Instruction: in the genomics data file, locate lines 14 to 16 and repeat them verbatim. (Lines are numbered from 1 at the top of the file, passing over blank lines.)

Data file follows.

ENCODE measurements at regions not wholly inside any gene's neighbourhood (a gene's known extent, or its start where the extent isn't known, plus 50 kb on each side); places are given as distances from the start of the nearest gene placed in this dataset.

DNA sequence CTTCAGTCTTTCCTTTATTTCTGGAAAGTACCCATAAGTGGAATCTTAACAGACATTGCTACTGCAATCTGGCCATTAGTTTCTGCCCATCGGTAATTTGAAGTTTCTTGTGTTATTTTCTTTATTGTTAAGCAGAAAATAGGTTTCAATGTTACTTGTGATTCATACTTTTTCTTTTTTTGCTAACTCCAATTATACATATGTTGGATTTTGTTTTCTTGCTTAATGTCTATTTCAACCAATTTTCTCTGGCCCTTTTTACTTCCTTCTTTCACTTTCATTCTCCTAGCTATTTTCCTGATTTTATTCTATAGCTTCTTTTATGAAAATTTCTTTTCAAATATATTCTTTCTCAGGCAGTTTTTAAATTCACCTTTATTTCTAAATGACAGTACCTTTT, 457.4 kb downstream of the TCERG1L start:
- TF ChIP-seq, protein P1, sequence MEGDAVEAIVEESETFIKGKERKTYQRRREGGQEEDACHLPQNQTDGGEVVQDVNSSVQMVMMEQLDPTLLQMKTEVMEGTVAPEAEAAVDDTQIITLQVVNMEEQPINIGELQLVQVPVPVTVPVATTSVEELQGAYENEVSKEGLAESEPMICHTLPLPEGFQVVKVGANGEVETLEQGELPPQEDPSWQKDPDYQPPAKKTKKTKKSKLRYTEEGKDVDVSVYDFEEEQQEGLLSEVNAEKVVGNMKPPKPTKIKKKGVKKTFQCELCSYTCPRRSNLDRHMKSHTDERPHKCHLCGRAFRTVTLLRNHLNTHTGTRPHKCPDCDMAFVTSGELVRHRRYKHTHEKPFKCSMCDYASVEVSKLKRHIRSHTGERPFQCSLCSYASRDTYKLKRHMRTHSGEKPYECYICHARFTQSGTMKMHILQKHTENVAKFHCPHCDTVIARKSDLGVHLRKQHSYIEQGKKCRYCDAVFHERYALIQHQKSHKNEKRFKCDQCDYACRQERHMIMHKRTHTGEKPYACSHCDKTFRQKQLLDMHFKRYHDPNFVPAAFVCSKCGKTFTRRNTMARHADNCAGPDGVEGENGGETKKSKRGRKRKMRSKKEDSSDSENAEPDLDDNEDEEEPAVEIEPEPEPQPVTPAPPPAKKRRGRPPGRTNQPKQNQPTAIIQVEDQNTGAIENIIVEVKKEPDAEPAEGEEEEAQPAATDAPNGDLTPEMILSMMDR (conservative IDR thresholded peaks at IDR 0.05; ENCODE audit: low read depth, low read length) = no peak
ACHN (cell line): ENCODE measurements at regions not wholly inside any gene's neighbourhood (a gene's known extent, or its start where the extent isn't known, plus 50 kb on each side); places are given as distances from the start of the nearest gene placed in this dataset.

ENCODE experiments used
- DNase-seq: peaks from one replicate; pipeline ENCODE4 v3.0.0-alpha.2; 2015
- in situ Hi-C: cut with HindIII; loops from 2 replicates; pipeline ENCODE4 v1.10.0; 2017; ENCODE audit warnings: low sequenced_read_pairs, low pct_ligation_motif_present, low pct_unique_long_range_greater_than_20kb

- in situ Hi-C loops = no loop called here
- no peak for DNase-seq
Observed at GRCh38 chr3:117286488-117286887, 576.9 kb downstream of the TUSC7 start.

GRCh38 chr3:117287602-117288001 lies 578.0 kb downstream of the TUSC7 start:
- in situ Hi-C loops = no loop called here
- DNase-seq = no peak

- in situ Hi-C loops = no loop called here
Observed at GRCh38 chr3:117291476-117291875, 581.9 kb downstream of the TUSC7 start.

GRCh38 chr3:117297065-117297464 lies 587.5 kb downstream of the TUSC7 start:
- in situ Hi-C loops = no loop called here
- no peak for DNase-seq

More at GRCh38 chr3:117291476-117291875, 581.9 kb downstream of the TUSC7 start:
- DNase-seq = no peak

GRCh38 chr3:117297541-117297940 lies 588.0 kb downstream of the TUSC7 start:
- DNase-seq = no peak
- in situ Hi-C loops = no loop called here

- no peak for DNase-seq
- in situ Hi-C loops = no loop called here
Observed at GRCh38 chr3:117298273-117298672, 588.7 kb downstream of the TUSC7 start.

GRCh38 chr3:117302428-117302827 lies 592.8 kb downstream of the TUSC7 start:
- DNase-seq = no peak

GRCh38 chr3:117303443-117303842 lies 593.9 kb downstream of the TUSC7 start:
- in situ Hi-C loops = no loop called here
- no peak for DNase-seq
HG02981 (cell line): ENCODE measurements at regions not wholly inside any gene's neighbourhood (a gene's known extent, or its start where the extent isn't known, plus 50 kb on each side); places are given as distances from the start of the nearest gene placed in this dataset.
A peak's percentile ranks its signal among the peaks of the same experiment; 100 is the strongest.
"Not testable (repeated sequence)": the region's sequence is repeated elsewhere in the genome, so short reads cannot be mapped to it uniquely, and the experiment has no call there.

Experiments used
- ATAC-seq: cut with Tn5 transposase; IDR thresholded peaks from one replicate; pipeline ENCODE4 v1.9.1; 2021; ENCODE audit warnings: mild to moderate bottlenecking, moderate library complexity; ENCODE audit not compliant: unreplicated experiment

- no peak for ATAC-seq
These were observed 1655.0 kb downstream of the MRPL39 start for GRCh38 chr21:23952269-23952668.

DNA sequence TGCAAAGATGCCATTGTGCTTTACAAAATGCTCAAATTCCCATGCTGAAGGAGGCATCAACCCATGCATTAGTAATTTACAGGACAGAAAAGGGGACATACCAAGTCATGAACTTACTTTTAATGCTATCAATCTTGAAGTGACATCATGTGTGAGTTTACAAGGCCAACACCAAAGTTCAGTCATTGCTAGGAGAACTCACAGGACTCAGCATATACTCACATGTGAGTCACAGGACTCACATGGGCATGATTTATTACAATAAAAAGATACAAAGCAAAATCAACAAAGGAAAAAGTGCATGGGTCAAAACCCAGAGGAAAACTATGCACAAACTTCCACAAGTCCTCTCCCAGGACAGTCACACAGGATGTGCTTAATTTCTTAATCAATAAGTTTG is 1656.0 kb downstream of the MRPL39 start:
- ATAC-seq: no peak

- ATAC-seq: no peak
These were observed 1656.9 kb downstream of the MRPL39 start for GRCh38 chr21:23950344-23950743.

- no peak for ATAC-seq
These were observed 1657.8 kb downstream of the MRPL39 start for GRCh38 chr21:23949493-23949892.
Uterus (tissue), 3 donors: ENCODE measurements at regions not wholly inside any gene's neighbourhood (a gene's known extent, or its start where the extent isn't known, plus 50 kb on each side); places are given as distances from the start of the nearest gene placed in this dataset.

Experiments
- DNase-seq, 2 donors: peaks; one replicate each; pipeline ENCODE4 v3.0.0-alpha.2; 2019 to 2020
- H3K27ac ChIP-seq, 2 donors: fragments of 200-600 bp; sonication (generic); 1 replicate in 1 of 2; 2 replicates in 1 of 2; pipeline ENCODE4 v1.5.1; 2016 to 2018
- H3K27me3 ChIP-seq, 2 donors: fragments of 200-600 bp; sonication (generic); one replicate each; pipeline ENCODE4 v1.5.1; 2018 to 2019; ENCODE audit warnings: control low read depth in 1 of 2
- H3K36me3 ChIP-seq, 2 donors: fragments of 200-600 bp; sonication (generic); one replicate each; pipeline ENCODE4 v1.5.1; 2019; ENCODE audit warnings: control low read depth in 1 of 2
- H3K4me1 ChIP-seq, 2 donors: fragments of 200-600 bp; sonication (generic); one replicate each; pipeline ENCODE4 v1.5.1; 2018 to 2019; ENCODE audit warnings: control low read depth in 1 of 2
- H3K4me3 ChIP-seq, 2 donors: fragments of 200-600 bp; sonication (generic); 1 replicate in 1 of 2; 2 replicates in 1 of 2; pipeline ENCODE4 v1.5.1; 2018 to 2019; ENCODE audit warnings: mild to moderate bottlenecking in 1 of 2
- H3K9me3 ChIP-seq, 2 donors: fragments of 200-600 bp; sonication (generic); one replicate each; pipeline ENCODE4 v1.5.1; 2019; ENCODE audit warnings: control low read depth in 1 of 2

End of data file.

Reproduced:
- in situ Hi-C loops = no loop called here
Observed at GRCh38 chr3:117291476-117291875, 581.9 kb downstream of the TUSC7 start.

GRCh38 chr3:117297065-117297464 lies 587.5 kb downstream of the TUSC7 start: